The rhyme equation: 1 + 1 = 3

Do your students struggle with analyzing rhyme in poetry? How many more times must we teachers hear “it helps to make the poem flow” or the cringe-worthy “it creates a sing-song effect”? Or maybe they avoid rhyme completely because they don’t know what to say if they can’t use the words “flow” or “sing-song.”

I have a solution that will offer remarkable improvement in your students’ ability to effectively analyze rhyme. It’s an equation, actually. Just tell them to think: 1 + 1 = 3.

I must give credit for this formula to the person who shared it with me at a professional development session on teaching poetry, Alan Michael Parker. AMP is an essayist, poet, novelist, and teacher of Creative Writing at Davidson College. He’s taught some of my all-time favorite poets, including Clint Smith and Rebecca Hazelton.

The formula works by taking the two individual words that rhyme (the 1 and 1) and creating a new meaning (the 3) by merging the two words together into a new idea. Let me show you some examples from my AP Literature student, Julia, who used the formula to examine rhyme in William Blake’s “Introduction to Songs of Innocence,” a poem that appears simple, but with this formula, can offer some insightful analysis.

Structurally overall, Julia notices that the stanzas are separated by the various actions of the piper, and by the different requests of the child on the cloud. (Fun fact about Blake: he claimed to have spiritual visions of angels and God.) Here’s what happens in the poem:

Stanza 1: piper encounters a child on a cloud

Stanza 2: child requests a particular song for piper to play

Stanza 3: child requests the piper to sing a song

Stanza 4: child requests piper to write his songs in a book

Stanza 5: piper writes the songs with the purpose of sharing them with other children

Based on these simplified stanza summaries, Julia takes a closer look at how rhyme enhances each.

The rhyming words “wild” and “child” in stanza 1 emphasize the playful and carefree nature of children in a peaceful world–and the cloud child sure is a happy kid. Not to mention, a little demanding. The child is oscillating between laughing and crying tears of joy, certainly “wild” in his joyful emotions.

Also in stanza 1, “glee” and “me” combine to mimic the child’s happiness infecting and bringing delight to the speaker. The cloud child is gleeful, wanting to share his glee with the piper.

Image from British Museum
Songs of Innocence
Frontispiece

In stanzas 2 & 3, “cheer” and “hear” double-time and join forces to reiterate that hearing the piper’s song makes the little cloud dweller feel all the feels.

“Write” and “sight” in stanza 4 can be interpreted two ways. Perhaps the piper needed to see this divine vision in order to be inspired to write his joyful songs for others. And the child serves as his muse. Or, perhaps the child urges the piper to “write” the songs down so that all the world may see them, and receive the same joy the child is feeling.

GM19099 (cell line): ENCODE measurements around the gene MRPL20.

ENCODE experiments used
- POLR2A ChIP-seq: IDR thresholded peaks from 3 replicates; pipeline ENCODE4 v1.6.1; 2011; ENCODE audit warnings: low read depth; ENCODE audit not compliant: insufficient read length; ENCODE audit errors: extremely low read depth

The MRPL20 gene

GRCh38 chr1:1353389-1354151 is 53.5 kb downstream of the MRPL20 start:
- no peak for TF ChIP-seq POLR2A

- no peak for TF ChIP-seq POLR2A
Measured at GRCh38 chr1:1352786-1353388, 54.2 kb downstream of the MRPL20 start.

Also in stanza 4, there’s “read” and “reed,” which aren’t just rhyming words, but the exact same sound. So what do we make of that? Added importance? Julia thinks so. As a Romantic poet, Blake certainly finds inspiration in nature. This pairing of words shows us the connection between nature and art. The speaker is using a piece of nature, a reed, to actually scribe his songs for others to read and garner inspiration from. And as Blake offers this poem as an introduction for his book Songs of Innocence, it gives insight into his artistic connection to the natural world. 

Finally, “clear” and “hear” in stanza 5 serve as both a culmination to the poem and an invitation to the rest of the book. The piper, or the poet Blake, hopes others’ minds will become clear and find joy in the innocence and simplicity of childhood once they hear his songs.

There you have it. The rhymes Blake employs all contribute to the poem’s overall meaning of childhood innocence, imagination and creativity, and the connection between nature and art. Sounds better than it “helps to make the poem flow,” doesn’t it?

Here are some other poems from LIVING POETS that use rhyme to have your students practice their new 1 + 1 = 3 equation. 

Tyehimba Jess (2017 Pulitzer Prize winner) Sonnet crown for Blind Tom

Rachel Hadas “Triolets in the Argolid” – what is a triolet?

Patricia Smith “A Street in Lawndale”

Amit Majmudar “T.S.A.”

Diane Gilliam Fisher “His and Hers” 

Kristiana Rae Colón “a remix for remembrance” 

Thanks for reading! Follow me on Twitter at @MelAlterSmith

Making Poetry Connections Beyond the Classroom

This week, my Creative Writing students are in serious drafting mode. We’re working on crafting partner slam poems, an assignment given to us by Terry Creech, artist educator and Executive Director and founder of BreatheInk. Watching my students workshop with Mr. Creech and getting messy playing with language, sounds, and performance ideas are the inspirations for this post.

In this post, I am going to share various ways I have extended my students’ learning beyond the classroom or beyond my own direct instruction. I have found that my students’ most meaningful poetry moments rarely involve me as a teacher. I’m just the one who leads them to the door.